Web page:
In his address at Hamilton College’s commencement, Thomas Tull ’92, founder, chairman and CEO of Legendary Pictures, urged the Class of 2013 to “listen to your inner compass and make being a good citizen and a good person part of how you measure yourself and how you think about success.”
Tull advised, “Go after your dreams and goals and aspirations. If you find yourself in graduate school — I don’t care if it’s at Harvard Medical School, Columbia Law School, whatever it might be — if it starts to feel like you’re doing that for somebody else, stop. It doesn’t matter if you decide that you want to be the head of a major corporation or you want to go to a small town to be a school teacher to impart what you’ve learned at Hamilton. Do those things” said Tull, “because as far as I know we get one trip around the track.”
Tull gave the address at Hamilton’s commencement on Sunday, May 26, in the Margaret Bundy Scott Field House where 491 students received bachelor’s degrees. He was awarded an honorary degree, along with fashion designer Oscar de la Renta; the Rev. Joseph McShane, S.J. president of Fordham University; and Xinran, a Chinese radio journalist and best-selling author.
Tull began his speech recognizing “the unbelievable dedication of the armed forces, the men and women that make us all feel safe and that have given the ultimate sacrifice” as Commencement took place on Memorial Day weekend.
A native of Binghamton, N.Y., Tull transferred to Hamilton. “One of the things that hit me like a ton of bricks right away was not only the intellect of the students and the professors — but all of a sudden I felt like I was in the ecosystem of the possible,” recalled Tull. “Things that hadn’t occurred to me before suddenly were all over and in front of me. The professors challenged you to think bigger and broader.
“Hamilton truly was the beginning for me, to open up to the possibilities and to start to think bigger, and to try to be thoughtful and well-rounded,” Tull remarked.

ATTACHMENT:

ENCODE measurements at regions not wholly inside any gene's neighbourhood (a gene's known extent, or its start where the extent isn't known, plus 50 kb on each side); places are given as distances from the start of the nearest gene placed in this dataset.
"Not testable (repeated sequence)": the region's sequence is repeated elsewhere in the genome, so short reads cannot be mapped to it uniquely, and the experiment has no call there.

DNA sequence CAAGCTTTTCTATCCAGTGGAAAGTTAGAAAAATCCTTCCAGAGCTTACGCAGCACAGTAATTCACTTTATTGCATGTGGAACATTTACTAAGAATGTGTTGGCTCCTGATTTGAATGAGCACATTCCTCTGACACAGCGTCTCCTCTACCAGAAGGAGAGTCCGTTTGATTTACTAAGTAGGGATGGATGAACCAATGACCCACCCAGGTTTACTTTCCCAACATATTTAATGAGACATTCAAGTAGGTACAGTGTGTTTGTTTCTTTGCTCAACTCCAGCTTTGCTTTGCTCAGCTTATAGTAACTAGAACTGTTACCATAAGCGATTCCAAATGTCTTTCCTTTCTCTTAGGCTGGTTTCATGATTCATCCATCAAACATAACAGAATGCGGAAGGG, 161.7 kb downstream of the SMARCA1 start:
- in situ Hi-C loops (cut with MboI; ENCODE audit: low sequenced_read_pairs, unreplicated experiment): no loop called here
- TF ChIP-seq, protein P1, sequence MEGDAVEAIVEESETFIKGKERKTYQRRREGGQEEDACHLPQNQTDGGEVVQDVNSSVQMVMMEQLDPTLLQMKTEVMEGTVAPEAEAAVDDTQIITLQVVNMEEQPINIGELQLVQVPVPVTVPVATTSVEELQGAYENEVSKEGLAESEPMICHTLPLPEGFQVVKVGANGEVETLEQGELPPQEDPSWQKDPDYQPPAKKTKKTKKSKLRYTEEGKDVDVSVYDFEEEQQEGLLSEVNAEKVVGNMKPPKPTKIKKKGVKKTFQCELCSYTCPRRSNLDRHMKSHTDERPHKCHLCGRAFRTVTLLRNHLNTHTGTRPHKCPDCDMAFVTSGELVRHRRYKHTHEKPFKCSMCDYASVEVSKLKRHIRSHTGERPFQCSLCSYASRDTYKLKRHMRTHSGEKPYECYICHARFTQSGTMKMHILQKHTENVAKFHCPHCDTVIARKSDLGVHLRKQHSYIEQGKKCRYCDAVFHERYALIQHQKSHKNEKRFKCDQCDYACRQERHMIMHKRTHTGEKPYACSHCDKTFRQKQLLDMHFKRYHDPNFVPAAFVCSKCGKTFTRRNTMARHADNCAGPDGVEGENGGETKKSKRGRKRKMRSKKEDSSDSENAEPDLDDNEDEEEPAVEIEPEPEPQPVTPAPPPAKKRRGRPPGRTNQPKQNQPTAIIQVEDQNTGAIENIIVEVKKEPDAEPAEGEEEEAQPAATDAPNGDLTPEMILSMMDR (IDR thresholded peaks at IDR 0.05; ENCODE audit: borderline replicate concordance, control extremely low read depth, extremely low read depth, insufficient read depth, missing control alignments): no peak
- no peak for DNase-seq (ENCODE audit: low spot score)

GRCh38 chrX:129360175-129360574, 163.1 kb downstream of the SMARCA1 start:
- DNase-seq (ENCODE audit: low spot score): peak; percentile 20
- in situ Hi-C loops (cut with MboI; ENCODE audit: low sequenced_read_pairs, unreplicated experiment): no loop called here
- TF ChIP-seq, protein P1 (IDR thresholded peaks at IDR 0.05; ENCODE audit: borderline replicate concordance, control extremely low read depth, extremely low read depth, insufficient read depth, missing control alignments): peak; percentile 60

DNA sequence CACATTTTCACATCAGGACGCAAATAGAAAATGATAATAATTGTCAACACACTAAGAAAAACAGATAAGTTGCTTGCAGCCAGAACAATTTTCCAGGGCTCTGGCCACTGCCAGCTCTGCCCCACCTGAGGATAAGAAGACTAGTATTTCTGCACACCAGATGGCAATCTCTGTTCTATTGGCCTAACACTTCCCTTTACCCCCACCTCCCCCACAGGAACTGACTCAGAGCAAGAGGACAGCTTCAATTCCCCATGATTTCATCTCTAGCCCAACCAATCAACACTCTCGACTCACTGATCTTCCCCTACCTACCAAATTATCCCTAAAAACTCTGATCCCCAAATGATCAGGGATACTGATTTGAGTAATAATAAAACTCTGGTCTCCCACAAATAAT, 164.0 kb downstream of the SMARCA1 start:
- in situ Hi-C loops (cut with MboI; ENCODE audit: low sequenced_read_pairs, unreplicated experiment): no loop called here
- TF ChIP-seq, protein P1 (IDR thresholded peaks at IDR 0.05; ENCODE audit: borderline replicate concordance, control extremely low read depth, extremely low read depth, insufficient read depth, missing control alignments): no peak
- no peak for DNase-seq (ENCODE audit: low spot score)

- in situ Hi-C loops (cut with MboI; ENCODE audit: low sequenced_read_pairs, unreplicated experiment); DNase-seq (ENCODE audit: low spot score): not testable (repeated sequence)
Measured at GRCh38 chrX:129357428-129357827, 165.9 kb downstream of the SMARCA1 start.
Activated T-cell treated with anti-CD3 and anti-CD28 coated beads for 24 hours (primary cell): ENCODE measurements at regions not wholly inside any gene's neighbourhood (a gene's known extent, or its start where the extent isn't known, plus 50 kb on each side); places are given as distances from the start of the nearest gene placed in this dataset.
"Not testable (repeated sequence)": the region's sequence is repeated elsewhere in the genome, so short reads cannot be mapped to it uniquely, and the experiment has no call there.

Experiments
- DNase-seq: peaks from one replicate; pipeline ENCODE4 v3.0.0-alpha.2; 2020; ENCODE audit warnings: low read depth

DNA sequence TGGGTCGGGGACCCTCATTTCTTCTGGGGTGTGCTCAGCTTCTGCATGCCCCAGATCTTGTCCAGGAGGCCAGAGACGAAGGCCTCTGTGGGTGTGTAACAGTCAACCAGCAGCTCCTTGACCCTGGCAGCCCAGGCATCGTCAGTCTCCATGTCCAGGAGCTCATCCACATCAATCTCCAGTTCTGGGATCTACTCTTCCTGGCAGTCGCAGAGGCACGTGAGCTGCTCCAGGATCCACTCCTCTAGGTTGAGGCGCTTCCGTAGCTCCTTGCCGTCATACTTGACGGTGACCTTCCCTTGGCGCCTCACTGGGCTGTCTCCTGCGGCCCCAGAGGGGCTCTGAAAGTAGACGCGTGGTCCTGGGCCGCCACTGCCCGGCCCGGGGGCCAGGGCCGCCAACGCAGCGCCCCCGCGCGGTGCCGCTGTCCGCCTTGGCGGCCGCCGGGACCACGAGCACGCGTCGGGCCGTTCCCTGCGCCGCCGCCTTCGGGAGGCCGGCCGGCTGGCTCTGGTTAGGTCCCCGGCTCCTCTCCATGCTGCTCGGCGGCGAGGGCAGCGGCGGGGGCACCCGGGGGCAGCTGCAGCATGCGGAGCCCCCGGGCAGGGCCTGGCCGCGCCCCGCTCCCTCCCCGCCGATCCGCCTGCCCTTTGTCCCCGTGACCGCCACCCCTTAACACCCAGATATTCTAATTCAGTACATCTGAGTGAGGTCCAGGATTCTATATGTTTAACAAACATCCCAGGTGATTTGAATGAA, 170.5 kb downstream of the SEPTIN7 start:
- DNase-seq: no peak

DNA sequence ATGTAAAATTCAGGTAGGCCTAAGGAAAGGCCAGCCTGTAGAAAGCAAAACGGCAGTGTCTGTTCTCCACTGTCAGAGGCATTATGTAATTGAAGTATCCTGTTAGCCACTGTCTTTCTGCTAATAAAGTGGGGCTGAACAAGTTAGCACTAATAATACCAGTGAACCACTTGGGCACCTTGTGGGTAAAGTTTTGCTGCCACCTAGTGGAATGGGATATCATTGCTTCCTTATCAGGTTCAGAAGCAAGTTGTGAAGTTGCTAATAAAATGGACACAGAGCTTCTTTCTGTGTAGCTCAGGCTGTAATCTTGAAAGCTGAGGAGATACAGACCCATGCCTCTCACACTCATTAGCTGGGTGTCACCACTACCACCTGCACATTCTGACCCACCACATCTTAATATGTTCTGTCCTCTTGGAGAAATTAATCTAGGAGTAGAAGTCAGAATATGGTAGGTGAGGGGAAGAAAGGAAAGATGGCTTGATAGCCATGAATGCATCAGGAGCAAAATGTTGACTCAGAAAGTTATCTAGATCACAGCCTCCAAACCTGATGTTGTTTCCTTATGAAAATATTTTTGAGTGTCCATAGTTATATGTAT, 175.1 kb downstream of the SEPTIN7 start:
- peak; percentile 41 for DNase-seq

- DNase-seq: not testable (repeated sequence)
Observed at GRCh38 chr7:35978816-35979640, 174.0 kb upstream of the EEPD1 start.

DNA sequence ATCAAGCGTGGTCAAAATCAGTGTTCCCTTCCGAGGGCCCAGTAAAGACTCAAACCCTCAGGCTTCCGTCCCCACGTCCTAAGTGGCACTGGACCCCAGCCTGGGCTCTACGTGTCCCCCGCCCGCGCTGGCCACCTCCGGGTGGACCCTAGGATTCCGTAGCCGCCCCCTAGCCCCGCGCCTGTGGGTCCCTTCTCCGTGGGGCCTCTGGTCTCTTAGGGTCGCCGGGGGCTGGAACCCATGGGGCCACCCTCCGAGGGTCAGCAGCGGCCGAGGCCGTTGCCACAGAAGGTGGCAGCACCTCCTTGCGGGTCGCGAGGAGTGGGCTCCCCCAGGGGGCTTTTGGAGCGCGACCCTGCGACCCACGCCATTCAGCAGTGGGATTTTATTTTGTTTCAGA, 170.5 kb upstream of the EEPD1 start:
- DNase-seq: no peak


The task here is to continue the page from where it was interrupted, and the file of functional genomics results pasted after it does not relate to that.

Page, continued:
Tull noted that over the years many commencement speakers have told the graduating class “’you can do anything. Anything you set your mind to you can do.’ That’s fine. I am here to tell you today I am absolute living breathing proof that you can come through anywhere, sit on this exact stage and accomplish things that — if they haven’t occurred to you yet maybe they will in the future — but I am telling you that all those things are absolutely true.”
He suggested to the graduates, “If you find that momentum is taking you to a place where you’re trying to meet the expectations of friends or families or it just doesn’t feel natural, just from my experience, that is not the right thing to do. Follow exactly what you think it is that you should do and pursue it with vigor,” he urged.
Tull concluded, “There are going to be plenty of moments in your life that you feel that things aren’t fair, that maybe you’ve been slighted, maybe circumstances were stacked against you. Don’t ever be a victim. We always like to say ‘point the thumb, not the finger’ and always ask yourself ‘what could I have done differently, what could I have done to put myself in this situation,’ so that you can always learn something and think back and grow from that.”
Susannah Parkin, (Arlington, Ma.), recipient of the James Soper Merrill Prize as selected by Hamilton’s faculty, also addressed her classmates. She said, “My first message is something that we have all heard before… It is important to do things in spite of our fear … Hamilton has presented us with challenges…We had to make new friends, choose a major, and meet exceedingly high academic demands. These challenges were scary…But this fear is not important.
“What is important is that we did leave home; we made new friends; we chose a major; and we met the demands. Today is proof that we succeeded in spite of our fear,” she remarked.
“My second message is a slight revision of the first. I believe that we should do things in spite of our fear, but I also believe that sometimes we have to go even further,” said Parkin “We have to do things because we are afraid… Facing our fear with a sense of purpose makes us stronger because it puts us in control of the fear.
“We need to let the fear fuel us and do things because we are afraid of them,” Parkin concluded.
Also speaking at commencement was Valedictorian Jeremy Adelman (Clarks Summit, Pa.), who shared lessons he learned at Hamilton.